Here’s the section pointing out the part where Kanon overlaps itself. If you do choose to read the entire document, you’ll note how unique the first line in this writing is (“our analysis is provisional”). Also, “Stainforth” refers to Gordon Stainforth, the assistant editor on the film.

And here’s the part where Polymorphia overlaps.

I gave these a listen, and sure enough, I can hear what they’re talking about in both cases, though I wouldn’t have noticed the Polymorphia doubling in a million years, and I’m operating on trust, basically, that the effect is as Sbravatti suggests.

But with that in mind, we can consider a few things.

First, that Polymorphia (a word meaning “many forms”) is a “twin” track. People have suggested that the Grady twins have a connection to Wendy, and I don’t usually go in for that theory (everybody in the movie seems to have a twin or two), but it seems terribly applicable here. In the BJ well, Wendy is regarding a bear-masked person who, for reasons I detail in my section on Conquest, I believe might be the hotel’s projection of Wendy back at herself. So this overlapping of “many forms” with “many forms” could be a sly way of suggesting the evil inherent in Wendy’s conquest upon Danny. And that there’s something “Overlook” even about the Pooh-bear-esque Wendy Torrance.

And this track plays all the way to Jack reaching the 2nd entrance, where every piece of art is seen somewhere else in the building. And in this overlaying shot of the lobby there’s quite a few twin-esque things going on, like how Watson and Grady are standing in a very similar formation to the characters behind Wendy in Carson City (Bill Watson even shares a name with his respective character, Bill Sharon). Or how Jack will later mirror the distant older gentleman here, stooped over the model labyrinth. Or how the woman behind reception is different from the woman Jack first spoke to at the beginning, but similar enough that you almost don’t notice.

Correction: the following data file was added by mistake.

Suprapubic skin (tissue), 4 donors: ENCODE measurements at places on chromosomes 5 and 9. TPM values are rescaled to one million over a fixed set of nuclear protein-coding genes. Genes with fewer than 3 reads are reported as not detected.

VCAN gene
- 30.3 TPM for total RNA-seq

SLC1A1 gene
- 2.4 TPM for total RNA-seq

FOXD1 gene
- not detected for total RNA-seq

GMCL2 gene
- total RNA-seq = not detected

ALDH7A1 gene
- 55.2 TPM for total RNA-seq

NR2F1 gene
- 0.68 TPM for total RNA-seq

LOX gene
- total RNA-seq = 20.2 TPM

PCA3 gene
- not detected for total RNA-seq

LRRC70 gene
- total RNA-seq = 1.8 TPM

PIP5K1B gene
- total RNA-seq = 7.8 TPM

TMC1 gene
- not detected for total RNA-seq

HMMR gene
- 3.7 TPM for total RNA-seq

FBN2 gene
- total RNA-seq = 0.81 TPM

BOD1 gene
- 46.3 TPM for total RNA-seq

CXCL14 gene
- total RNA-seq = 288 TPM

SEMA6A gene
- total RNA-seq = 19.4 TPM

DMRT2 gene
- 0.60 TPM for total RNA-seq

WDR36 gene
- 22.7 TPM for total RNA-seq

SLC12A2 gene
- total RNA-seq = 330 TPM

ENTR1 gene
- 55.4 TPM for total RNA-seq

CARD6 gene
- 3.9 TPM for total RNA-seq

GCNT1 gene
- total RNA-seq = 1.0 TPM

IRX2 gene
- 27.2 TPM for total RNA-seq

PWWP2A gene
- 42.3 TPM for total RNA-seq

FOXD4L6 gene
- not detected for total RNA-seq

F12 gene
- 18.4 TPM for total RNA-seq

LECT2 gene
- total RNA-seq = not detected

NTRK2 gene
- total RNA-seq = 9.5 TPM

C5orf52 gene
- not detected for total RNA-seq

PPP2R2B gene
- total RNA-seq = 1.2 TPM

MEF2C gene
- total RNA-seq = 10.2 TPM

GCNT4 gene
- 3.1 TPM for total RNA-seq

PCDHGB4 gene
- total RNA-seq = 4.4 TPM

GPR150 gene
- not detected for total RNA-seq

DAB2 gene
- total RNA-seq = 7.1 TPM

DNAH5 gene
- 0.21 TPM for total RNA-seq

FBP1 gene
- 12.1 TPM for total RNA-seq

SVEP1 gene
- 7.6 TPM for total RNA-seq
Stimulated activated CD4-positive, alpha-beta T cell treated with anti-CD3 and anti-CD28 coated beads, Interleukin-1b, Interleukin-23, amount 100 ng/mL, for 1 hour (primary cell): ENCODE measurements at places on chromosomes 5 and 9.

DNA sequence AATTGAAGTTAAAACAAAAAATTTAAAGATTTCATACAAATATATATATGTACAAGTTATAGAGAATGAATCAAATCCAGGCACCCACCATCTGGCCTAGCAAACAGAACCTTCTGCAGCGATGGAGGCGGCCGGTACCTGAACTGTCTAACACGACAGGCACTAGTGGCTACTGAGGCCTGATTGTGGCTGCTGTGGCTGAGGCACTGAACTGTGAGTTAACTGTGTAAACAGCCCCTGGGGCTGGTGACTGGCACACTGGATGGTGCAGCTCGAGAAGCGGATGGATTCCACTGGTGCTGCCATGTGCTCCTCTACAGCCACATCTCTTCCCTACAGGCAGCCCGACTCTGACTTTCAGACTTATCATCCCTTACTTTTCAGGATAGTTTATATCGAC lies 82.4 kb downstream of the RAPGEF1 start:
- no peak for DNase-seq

Also, the last time Polymorphia played on the forward soundtrack was as Wendy was running through the 2nd entrance (the first of two times this area is seen, shot in the exact same way), ending just two seconds after the shot transitions to the outside world.

We’ve hit peak twinnery! (I wonder if there’s a…twin peak going on…)

As for the Kanon overlap, it’s also a fairly lengthy overlap, with the first moment of overlap starting 49 seconds into the version of Kanon that crosses the spiral cut. This overlap continues until 38 seconds later, when the track that was playing first drops out, and the track that came in to overlap with itself plays for an additional 15 seconds.

So the Kanon overlap is completely in the first half, and the Polymorphia overlap is completely in the back half, and both overlaps are exactly 38 seconds, except that the Polymorphia is two of the same track played almost at the same time for one effect (giving the familiar track an alien sound), and the Kanon overlap features the same song from two points 51 seconds apart (by Sbravatti’s counting, and it seems right to me, except I quibble with where the fragments are introduced and where they drop out) to create a much different effect (once you know what the two parts are meant to sound like, it really feels like two tracks are competing for your attention). Also, the Kanon timecode for where the first bit of music ends (3’00”) is ten seconds behind the timecode where the overlapping track begins (3’10”), and sure enough that’s almost exactly the amount of gap that there is in the final two appearances of Kanon (in Section V, first half, so, not far from here), where the sound cuts out during Wendy’s run up to the skeleton ball (9 sec).